Course management keeps champion skier, biker on his chosen path
October 25, 2019
Nil Kingston ’21 can thread a mountain bike down a rock- and root-strewn trail with the best of them.
Earlier this month the University of Rochester mechanical engineering major finished in the top 10 in two very different events at a collegiate mountain bike national championship—a 4-minute downhill race that puts a premium on technical skills at speeds up to 30 mph, and a 30- to 40-second dual slalom event that is basically a head to head, all-out speed sprint against another biker on a parallel course.
This, despite dusty, drought-induced, “loose” trails at Bear Lake, CA, that were far more unpredictable than anything he had encountered during training in Rochester.
On skis, he is equally adept at finding the best angles to attack a snow-covered slope. He’s won collegiate national ski championships in dual slalom each of the last two winters.
Kingston, who is from Norwich, VT, has also done a good job of “course management” at the University.
Described by Professor Laura Slane as an “excellent, high-achieving” student and teaching assistant, Kingston is able to keep up with a demanding engineering curriculum, and still find time to pursue his passion for outdoor sports.
“During the weekdays I know I have to focus (on classwork) because I’m going to be gone Friday through Sunday biking or skiing,” Kingston says. “So, Friday to Sunday I don’t have to think about school, and I can do something totally different. And when I come back on Monday, I’m ready to sit down and work again.”
Kingston says he learned how to manage his time—and juggle multiple commitments—thanks to the flexibility of the public high school he attended.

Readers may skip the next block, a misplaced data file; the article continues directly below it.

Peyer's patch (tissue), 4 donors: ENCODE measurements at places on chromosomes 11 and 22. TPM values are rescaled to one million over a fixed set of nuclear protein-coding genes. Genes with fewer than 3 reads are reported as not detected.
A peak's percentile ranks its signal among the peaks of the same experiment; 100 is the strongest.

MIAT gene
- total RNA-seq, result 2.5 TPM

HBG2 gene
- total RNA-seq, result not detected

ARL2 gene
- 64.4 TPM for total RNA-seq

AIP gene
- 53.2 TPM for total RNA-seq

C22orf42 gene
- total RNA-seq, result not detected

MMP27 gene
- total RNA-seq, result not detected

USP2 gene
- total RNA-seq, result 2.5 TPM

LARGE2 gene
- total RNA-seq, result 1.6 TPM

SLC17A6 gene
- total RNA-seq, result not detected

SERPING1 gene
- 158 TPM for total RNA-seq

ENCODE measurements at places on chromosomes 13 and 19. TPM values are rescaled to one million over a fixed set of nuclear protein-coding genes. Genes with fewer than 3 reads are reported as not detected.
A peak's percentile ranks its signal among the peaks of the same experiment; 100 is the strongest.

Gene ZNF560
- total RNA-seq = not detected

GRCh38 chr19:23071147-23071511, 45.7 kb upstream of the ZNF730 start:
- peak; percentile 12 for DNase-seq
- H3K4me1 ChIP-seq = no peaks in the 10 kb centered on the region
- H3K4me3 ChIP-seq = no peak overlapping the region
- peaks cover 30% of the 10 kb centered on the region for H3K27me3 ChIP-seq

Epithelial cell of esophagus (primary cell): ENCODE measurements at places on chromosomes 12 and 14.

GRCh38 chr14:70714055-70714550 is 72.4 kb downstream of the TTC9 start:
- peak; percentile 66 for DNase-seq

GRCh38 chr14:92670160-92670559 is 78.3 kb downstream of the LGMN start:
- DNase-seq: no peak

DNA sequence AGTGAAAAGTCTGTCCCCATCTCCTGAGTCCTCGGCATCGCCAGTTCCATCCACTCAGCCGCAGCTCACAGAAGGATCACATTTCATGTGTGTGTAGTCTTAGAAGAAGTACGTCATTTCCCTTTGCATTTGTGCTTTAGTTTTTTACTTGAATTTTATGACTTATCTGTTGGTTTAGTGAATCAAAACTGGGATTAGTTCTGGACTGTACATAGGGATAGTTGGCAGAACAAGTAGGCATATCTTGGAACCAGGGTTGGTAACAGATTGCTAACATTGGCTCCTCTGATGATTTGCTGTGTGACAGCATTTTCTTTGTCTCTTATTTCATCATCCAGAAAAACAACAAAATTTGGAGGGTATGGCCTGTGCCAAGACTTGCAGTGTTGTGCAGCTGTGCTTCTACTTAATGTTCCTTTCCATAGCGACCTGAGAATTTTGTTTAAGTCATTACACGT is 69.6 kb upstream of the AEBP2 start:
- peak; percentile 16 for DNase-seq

The school allowed him and other members of the ski team to modify their schedules so they wouldn’t have classes afternoon classes during second and third quarters. That way they could make the most of limited afternoon daylight during the winter months for practicing. But it meant Kingston had to keep up with his math studies on his own.
“It was up to myself to find the resources I needed to stay on top of the textbook, but I mostly taught myself,” Kingston says. “And I’d also miss a lot of school for competitions, so I think from an earlier age than most people I had that sense of responsibility do things myself when I could. Time management was big. It wasn't easy at first, but I had an opportunity to figure that out earlier than most people do.”
After high school, he took a gap year. “It was actually my parents who recommended it,” Kingston says. “They’re super supportive. It was one of the things my dad wished he had done.”
Kingston spent the first half of the year “living in his car” while mountain biking in Colorado.
Then he worked at a couple of farms in New Zealand with a sustainability focus. “I think that’s really where I started to catch on that sustainable engineering was something I was interested in.,” Kingston says. “I spent the year surrounded by like-minded individuals determined to do their part in protecting our world.”
At the advice of his high school guidance counselor, he put the University of Rochester at the top of his college list. “I didn’t want to go to a school with only engineers; I wanted that mix of people doing different things, and an opportunity to try other subjects even if they’re not in my major,” he says. The University’s open curriculum offered him the freedom to explore. “And I knew if I wanted to switch paths entirely, that option was there.”
As it turns out, mechanical engineering has been a good fit for him and his goal of eventually working “at a company with a green initiative so that I can do my part.”
In the meantime, Kingston will continue to push himself in the classroom—and on the bike trails and ski slopes. “I just like being outdoors” and the “hint of danger” that comes with competing at the highest levels, he says.
“I definitely like the adrenalin.”